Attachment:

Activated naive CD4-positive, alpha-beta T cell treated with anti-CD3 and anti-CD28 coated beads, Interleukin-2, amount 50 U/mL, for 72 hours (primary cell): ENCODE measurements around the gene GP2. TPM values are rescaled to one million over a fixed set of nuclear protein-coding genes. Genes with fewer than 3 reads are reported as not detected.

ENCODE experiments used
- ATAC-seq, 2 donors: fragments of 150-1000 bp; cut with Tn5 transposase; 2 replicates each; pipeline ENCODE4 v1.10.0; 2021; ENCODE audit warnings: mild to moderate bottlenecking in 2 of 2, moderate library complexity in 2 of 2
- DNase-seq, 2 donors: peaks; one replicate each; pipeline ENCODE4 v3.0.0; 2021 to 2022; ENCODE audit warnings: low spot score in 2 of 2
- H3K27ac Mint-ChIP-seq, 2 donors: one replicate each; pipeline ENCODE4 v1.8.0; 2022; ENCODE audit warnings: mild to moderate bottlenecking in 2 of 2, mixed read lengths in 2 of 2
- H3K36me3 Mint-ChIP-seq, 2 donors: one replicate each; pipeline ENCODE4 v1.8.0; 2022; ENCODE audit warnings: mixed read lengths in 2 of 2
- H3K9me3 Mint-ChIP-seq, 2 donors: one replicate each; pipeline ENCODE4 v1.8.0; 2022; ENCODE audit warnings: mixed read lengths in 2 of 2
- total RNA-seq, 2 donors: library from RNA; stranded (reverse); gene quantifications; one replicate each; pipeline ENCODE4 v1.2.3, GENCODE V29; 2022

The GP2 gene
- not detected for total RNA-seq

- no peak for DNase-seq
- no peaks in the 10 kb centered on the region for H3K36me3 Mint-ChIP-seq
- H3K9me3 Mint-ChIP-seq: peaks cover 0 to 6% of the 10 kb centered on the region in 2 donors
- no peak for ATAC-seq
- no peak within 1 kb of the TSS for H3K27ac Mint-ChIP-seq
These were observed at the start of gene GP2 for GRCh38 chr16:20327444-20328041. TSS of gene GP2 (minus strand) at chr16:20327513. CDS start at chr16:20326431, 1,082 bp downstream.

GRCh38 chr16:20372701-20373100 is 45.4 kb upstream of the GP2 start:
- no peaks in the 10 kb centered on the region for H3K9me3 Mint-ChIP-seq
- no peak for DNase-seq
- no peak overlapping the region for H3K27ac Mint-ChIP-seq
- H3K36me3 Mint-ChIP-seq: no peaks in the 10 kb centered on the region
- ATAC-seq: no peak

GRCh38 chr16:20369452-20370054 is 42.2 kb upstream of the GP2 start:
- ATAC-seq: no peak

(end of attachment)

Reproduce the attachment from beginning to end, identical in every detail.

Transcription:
Activated naive CD4-positive, alpha-beta T cell treated with anti-CD3 and anti-CD28 coated beads, Interleukin-2, amount 50 U/mL, for 72 hours (primary cell): ENCODE measurements around the gene GP2. TPM values are rescaled to one million over a fixed set of nuclear protein-coding genes. Genes with fewer than 3 reads are reported as not detected.

ENCODE experiments used
- ATAC-seq, 2 donors: fragments of 150-1000 bp; cut with Tn5 transposase; 2 replicates each; pipeline ENCODE4 v1.10.0; 2021; ENCODE audit warnings: mild to moderate bottlenecking in 2 of 2, moderate library complexity in 2 of 2
- DNase-seq, 2 donors: peaks; one replicate each; pipeline ENCODE4 v3.0.0; 2021 to 2022; ENCODE audit warnings: low spot score in 2 of 2
- H3K27ac Mint-ChIP-seq, 2 donors: one replicate each; pipeline ENCODE4 v1.8.0; 2022; ENCODE audit warnings: mild to moderate bottlenecking in 2 of 2, mixed read lengths in 2 of 2
- H3K36me3 Mint-ChIP-seq, 2 donors: one replicate each; pipeline ENCODE4 v1.8.0; 2022; ENCODE audit warnings: mixed read lengths in 2 of 2
- H3K9me3 Mint-ChIP-seq, 2 donors: one replicate each; pipeline ENCODE4 v1.8.0; 2022; ENCODE audit warnings: mixed read lengths in 2 of 2
- total RNA-seq, 2 donors: library from RNA; stranded (reverse); gene quantifications; one replicate each; pipeline ENCODE4 v1.2.3, GENCODE V29; 2022

The GP2 gene
- not detected for total RNA-seq

- no peak for DNase-seq
- no peaks in the 10 kb centered on the region for H3K36me3 Mint-ChIP-seq
- H3K9me3 Mint-ChIP-seq: peaks cover 0 to 6% of the 10 kb centered on the region in 2 donors
- no peak for ATAC-seq
- no peak within 1 kb of the TSS for H3K27ac Mint-ChIP-seq
These were observed at the start of gene GP2 for GRCh38 chr16:20327444-20328041. TSS of gene GP2 (minus strand) at chr16:20327513. CDS start at chr16:20326431, 1,082 bp downstream.

GRCh38 chr16:20372701-20373100 is 45.4 kb upstream of the GP2 start:
- no peaks in the 10 kb centered on the region for H3K9me3 Mint-ChIP-seq
- no peak for DNase-seq
- no peak overlapping the region for H3K27ac Mint-ChIP-seq
- H3K36me3 Mint-ChIP-seq: no peaks in the 10 kb centered on the region
- ATAC-seq: no peak

GRCh38 chr16:20369452-20370054 is 42.2 kb upstream of the GP2 start:
- ATAC-seq: no peak